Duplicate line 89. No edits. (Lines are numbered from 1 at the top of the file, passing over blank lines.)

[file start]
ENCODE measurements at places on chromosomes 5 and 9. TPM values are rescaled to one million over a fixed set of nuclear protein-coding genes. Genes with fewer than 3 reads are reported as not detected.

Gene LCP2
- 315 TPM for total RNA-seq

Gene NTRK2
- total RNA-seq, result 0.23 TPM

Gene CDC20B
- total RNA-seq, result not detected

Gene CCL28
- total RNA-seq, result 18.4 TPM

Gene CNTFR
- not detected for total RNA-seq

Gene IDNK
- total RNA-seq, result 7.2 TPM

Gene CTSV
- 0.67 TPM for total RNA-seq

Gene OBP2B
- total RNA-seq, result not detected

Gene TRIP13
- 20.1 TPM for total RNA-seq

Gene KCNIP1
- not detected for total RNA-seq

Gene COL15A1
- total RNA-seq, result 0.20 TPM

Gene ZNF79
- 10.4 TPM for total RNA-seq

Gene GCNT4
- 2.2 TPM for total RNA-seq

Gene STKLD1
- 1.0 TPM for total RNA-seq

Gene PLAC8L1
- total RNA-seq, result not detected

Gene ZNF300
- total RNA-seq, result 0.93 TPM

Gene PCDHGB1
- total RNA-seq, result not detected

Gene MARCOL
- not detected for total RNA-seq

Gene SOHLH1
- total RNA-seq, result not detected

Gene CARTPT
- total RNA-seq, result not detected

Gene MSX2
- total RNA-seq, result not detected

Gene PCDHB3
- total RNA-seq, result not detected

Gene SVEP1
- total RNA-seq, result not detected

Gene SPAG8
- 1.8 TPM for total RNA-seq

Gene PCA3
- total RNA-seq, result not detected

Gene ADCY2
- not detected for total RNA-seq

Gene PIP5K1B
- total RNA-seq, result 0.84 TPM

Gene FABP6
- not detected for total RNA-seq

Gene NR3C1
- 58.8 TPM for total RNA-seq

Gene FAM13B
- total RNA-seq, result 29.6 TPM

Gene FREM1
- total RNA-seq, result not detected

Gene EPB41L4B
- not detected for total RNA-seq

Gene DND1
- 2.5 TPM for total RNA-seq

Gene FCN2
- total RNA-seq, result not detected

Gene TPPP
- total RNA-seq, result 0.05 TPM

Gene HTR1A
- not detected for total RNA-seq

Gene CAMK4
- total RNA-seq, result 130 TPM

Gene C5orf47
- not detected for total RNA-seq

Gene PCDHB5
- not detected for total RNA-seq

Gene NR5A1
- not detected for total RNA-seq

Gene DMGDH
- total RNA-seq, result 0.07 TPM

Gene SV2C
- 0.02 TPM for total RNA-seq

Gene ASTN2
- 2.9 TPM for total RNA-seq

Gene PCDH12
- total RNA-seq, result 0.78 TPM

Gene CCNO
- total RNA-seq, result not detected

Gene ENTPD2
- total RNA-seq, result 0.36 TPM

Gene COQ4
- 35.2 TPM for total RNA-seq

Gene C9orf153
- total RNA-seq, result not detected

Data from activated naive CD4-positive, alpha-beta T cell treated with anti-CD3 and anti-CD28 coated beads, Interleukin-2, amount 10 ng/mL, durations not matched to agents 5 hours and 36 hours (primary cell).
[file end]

- total RNA-seq, result 0.78 TPM